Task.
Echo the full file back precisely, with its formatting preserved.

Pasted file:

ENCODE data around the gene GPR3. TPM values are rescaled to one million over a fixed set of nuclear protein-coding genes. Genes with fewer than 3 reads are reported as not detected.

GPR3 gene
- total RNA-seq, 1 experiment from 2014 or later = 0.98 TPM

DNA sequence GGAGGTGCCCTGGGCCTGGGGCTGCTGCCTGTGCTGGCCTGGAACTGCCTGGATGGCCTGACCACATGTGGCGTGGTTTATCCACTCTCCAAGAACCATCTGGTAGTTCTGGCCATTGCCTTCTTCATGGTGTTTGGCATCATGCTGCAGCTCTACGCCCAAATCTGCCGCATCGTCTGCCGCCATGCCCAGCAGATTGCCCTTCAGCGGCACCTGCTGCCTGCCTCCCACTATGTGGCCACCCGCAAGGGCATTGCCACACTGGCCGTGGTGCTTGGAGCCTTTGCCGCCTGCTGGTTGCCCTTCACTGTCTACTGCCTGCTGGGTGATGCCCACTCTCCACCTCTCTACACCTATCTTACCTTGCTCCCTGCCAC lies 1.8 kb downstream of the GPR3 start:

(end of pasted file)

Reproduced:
ENCODE data around the gene GPR3. TPM values are rescaled to one million over a fixed set of nuclear protein-coding genes. Genes with fewer than 3 reads are reported as not detected.

GPR3 gene
- total RNA-seq, 1 experiment from 2014 or later = 0.98 TPM

DNA sequence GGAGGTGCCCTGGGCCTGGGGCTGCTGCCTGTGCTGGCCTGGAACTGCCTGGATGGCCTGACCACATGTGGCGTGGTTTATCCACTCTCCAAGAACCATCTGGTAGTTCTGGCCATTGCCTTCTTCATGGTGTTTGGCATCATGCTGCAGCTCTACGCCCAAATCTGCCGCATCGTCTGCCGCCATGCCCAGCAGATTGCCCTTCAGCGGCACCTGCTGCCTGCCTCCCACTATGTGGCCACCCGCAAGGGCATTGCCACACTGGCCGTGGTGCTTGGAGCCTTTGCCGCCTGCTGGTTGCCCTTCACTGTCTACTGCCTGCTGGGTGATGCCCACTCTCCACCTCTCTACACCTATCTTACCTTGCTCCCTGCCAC lies 1.8 kb downstream of the GPR3 start: